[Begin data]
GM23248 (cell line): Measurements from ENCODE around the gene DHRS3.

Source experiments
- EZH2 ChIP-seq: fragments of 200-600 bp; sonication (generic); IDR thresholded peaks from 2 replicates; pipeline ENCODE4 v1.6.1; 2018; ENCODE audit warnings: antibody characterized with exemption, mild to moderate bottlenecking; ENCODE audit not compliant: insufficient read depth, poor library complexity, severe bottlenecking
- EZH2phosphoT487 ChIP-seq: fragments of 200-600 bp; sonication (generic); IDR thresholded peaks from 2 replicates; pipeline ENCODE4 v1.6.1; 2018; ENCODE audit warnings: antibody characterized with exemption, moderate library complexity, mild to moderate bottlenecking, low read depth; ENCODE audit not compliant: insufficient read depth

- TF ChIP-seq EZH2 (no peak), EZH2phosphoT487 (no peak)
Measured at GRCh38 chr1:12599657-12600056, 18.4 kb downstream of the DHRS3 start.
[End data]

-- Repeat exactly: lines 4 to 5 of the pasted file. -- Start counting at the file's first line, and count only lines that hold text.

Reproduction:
- EZH2phosphoT487 ChIP-seq: fragments of 200-600 bp; sonication (generic); IDR thresholded peaks from 2 replicates; pipeline ENCODE4 v1.6.1; 2018; ENCODE audit warnings: antibody characterized with exemption, moderate library complexity, mild to moderate bottlenecking, low read depth; ENCODE audit not compliant: insufficient read depth

- TF ChIP-seq EZH2 (no peak), EZH2phosphoT487 (no peak)